• Wm. H. Cooley is a white man; a District Judge in Point Coupee and chairman of the standing committee on the new constitution. He is not so Radicals he was and swears freely.
  • W. R.  Crane is a truly loyal man whose name appears subscribed to this oath: “I do solemnly swear that I am qualified according to the Constitution, and the laws of the State to vote. I will be faithful and true allegiance bear to the State of Louisiana and the Confederate States of America, and that I will support, protect, and defend the Constitution of the State and of the said Confederate States. So help me God. March 20, 1862.”Some years prior to this the reconstructing Crane offered a resolution in the Louisiana Legislature to unseat J. P. Benjamin then United States Senator; because the said Judah was in favor of Mr. Clay’s compromise measure, instead of being as Soule, Quitman and the reconstructing Crane then were for instantaneous secession. After Butler the beast came to this city, Mr. Crane became curator of the estates of persons sent beyond the line, and of registered enemies. In personal appearance he is adust as to the face, orange-tawny as to the beard, and stringy as to the neck, around which, without any intervention of a collar is twisted a wispy black cravat.
  • Thos. S. Crawford is a melancholy unknown young white man in blue steel specs.
  • R. J. Cromwell is a negro doctor.
  • Samuel E. Curey is a very black negro.
  • Geo. W. Dearing, Jr, is a mulatto.
  • A. J. Demarestis white, unknown.
  • Chas. Depasseau, is a mulatto.
  • P. G. Deslonde, mulatto.
  • Jos. DeBlonde, mulatto.
  • Auguste Donator Jr., mulatto.
  • Davis Douglas, mulatto.
  • J. G. Drimkard, white, unknown.
  • Gustavus Duparte, mulatto.
  • Ulger Dupart, mulatto.
  • C. H. B. Duplessis, white, unknown.
  • J. B. Esnard, mulatto.
  • G. W. Furgeson, white, unknown.
  • John Gair, mulatto.
  • R. G. Gardiner, a very black negro, temporary president of the Convention.
  • Abraham N. Gould, negro.
  • Leopold Guichard, mulatto.
  • Peter Harper, Jno. S. Harris, Thos. P. Harrison, O. H. Hempstead, and W. .H. Hiestaud, all white and entirely unknown.
  • J. H. Ingraham, mulatto, a cook in the Washington artillery during the war, and now Chairman of the Committee on Bill of Rights.
  • R. H. Isabelle, mulatto.
  • Thos. Isabelle, mulatto.
  • Simon Jones, white.
  • Geo. Y. Kelso, mulatto.
  • Jas. H. Landers, white, wears a brimstone colored vest an is Solon Shinge to a hair. Otherwise unknown.
  • Victor Lange, mulatto.
  • Chas Leroy, mulatto.
  • J. B. Lewis, Viite.
  • Richard Lewis, black.
  • Jno. J. Ludwig, white, a German—Has good sense, but speaks English fewly.
  • Jno. Lynch, white. “Give ye me wor’rd of honor he has” said he the other day, sotto voce, in debate. And of such is delegate Lynch.
  • Frederic Mane, white.
  • Thomas M. Martin, mulatto.
  • J. A. Massicot, white.
  • Win. R. Meadows, white.
  • Ben. McLeran, white.
  • W. L. McMillan, white of Ohio, ex-U. S. A.
  • Milton Morris, a very black negro.
  • S. R. Moses, still blacker.
  • Wm. Munell, mulatto.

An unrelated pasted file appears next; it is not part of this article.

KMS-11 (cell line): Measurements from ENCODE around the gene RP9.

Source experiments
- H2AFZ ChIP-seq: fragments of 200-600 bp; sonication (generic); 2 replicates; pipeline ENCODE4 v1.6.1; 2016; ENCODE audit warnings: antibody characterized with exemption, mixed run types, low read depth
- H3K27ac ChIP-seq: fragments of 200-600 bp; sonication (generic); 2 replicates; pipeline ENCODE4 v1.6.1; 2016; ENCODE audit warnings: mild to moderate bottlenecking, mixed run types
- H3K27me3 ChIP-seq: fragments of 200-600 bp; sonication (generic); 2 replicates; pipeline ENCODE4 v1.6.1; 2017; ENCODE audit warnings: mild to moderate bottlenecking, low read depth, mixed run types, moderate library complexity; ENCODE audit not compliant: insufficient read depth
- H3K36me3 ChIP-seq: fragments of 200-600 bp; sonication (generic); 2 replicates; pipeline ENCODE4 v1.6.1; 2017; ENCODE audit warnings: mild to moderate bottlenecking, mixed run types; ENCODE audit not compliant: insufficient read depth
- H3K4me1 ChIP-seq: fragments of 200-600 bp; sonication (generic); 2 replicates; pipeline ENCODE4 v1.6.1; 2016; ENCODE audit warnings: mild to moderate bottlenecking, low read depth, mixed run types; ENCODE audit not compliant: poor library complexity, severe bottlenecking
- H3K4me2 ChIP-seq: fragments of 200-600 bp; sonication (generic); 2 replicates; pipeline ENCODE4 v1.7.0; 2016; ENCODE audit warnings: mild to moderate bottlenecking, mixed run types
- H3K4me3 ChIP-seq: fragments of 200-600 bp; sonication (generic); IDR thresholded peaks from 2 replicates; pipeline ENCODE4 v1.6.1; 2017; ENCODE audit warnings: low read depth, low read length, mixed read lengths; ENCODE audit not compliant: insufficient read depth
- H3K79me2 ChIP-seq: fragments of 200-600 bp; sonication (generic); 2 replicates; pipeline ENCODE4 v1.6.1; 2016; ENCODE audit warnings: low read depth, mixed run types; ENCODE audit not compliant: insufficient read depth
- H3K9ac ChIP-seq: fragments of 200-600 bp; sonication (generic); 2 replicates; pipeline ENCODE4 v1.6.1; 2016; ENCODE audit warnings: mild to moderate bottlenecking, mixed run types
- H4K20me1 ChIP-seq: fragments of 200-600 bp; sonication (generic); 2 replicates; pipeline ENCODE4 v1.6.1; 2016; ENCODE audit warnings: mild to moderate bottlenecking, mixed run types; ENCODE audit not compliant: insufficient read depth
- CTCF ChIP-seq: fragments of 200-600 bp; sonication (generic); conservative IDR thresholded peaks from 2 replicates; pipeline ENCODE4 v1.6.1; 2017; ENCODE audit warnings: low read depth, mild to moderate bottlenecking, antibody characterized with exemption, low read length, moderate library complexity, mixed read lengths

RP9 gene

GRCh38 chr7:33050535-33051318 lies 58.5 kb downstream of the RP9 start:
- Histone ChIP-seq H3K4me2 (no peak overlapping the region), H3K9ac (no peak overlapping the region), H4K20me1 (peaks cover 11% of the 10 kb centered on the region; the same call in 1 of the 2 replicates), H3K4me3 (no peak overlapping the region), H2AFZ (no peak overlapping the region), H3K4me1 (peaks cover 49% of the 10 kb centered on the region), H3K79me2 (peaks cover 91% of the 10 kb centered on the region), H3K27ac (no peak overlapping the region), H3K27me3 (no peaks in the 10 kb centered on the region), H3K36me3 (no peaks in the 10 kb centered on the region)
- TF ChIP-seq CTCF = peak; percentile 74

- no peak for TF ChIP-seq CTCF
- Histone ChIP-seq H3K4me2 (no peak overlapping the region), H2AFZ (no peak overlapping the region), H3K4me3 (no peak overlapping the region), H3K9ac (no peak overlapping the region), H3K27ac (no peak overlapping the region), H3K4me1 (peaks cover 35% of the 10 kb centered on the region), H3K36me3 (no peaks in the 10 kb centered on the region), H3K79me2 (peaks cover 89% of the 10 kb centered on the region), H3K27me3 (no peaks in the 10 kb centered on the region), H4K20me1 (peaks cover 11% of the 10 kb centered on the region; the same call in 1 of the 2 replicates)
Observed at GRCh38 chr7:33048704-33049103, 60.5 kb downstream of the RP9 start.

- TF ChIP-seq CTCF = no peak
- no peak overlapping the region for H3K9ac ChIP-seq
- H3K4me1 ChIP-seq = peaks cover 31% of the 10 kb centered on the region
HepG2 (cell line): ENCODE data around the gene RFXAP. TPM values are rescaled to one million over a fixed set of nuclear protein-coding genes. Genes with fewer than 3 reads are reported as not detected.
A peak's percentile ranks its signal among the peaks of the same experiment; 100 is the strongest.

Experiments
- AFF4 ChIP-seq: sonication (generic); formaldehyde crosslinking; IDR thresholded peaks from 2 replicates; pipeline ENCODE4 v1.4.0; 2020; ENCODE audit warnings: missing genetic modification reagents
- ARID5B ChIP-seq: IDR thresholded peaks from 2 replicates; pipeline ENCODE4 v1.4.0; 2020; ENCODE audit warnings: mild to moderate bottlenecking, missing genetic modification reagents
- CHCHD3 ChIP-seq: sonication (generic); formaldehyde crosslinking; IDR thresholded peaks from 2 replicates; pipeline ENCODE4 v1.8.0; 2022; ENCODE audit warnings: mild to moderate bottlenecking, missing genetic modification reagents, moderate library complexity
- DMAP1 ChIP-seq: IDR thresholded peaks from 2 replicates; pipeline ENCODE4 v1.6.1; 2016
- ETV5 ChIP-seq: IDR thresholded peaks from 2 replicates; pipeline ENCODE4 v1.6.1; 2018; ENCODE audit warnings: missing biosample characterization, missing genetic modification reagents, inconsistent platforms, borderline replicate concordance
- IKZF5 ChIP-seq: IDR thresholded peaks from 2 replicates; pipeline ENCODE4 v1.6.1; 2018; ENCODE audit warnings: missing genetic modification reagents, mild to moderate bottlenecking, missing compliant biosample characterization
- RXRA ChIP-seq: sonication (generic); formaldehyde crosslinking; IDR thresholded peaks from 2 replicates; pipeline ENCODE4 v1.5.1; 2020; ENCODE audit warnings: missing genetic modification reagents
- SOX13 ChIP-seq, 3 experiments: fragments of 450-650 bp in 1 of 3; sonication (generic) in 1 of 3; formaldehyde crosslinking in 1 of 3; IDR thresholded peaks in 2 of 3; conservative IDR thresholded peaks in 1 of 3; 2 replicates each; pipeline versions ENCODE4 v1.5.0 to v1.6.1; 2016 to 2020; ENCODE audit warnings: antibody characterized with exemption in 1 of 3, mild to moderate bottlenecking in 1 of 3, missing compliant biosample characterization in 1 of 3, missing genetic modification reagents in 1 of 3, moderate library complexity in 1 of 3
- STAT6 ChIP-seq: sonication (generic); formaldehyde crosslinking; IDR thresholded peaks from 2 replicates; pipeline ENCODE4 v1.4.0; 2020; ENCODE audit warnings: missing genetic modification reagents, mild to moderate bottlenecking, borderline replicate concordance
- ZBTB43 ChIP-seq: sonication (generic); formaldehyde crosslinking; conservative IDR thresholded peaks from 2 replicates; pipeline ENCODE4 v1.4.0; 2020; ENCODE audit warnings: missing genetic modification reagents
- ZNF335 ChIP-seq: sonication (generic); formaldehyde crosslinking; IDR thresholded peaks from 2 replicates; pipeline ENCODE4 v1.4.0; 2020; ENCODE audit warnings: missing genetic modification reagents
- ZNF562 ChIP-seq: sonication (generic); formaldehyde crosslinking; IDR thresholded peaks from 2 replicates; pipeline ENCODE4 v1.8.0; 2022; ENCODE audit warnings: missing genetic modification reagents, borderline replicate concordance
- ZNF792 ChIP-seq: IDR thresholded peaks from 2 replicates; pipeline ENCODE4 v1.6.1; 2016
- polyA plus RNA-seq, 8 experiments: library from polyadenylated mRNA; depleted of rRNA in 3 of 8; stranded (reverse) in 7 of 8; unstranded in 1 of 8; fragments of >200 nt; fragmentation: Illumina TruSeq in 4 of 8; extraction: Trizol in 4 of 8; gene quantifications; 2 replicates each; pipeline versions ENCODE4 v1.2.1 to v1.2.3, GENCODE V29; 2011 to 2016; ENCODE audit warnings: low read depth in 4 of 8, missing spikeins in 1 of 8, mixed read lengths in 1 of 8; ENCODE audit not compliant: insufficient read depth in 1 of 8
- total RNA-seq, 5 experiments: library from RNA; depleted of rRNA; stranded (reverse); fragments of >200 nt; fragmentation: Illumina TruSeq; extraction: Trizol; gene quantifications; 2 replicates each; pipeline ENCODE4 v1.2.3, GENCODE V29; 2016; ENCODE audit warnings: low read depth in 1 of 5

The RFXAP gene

• Jas. Mushaway, white.
  • Theophile Myers, mulatto.
  • J. P. Newsham, white, ex-U. S.
  • Jos. C. Oliver, mulatto.
  • S. B. Packard, white.
  • Jno. Pierce, mulatto.
  • P. B. S. Pinchback, mulatto. Great friend of. Banks, N. P.
  • Curtis Pollard, negro, black as jet.
  • Geo. W. Reagan, white, ex-U. S. A.
  • D. Reese, white.
  • Fortune Riard, mulatto.
  • D. D. Riggs, white.
  • J. A. N. Roberts, mulatto.
  • L. Rodriquez, mulatto.
  • N. Schawb, white, German.
  • Charles Smith, white, Internal Revenue assessor.
  • Sosthene Snacr, mulatto.
  • Jno. Scott, negro.
  • G. Snider, white.
  • H. G. Steele, white.
  • Chas. Thibaut, white.
  • E. Twichant, mulatto.
  • M. H. Twichell, white, ex-U. S. A.
  • Napoleon Underwood, white.
  • P. F. Valfroit, negro.
  • Jno. B. Vandergriff, white.
  • Michel Vidal, white.
  • Rufus Naples, white.
  • G. M. Wickliffe, white, is a truly loyal man. In 1860, he edited a paper at Clinton, in this State called The Spirit of the South, full of death to abolitionists, hang the abolitionist devils, whet the knife, prepare the fuel, etc., etc., in the very worst style of the fire-eating school. As before observed he is a truly loyal man. He looks, big black mustache “hilang!” air and all as though he had just dropped down out of the Bowery and with two negroes Williams and Wilson, closes the roll of this Convention.

Were the people of the South true to their own interests they would rise in the name of the Constitution of the United States, and wipe the vampire band of howling, blood-thirsty Niggers and unknowns, who are now engaged in eating out their substance and outlawing them, from existence.

Here is a specimen of the blood-thirsty speeches daily thrown into the faces of disfranchised white men:

New Orleans, December 7.—In the Convention to-day, while discussing the preamble and resolutions denying the statements contained in the memorial to congress expressing a fear of a war of races, a negro named Cromwell declared: “We will rule; until the last one of us goes down forever.” That negroes were going to have their rights, if it was by revolution and blood, in spite of Andy Johnson or any other man, and declared that he was ready for revolution.

From the above the people can very readily see what, the negro doctrines of Sumner and Wilson have brought the country too.

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On ‘Jackson Five Nostrils,’ Creole vs. ‘Negro’ and Beefing Over Beyoncé’s ‘Formation’

Posted in Articles, Communications/Media Studies, Louisiana, Media Archive, United States on 2016-02-12 19:22Z by Steven

On ‘Jackson Five Nostrils,’ Creole vs. ‘Negro’ and Beefing Over Beyoncé’s ‘Formation’


Yaba Blay, Dan Blue Endowed Chair & Visiting Assistant Professor of Political Science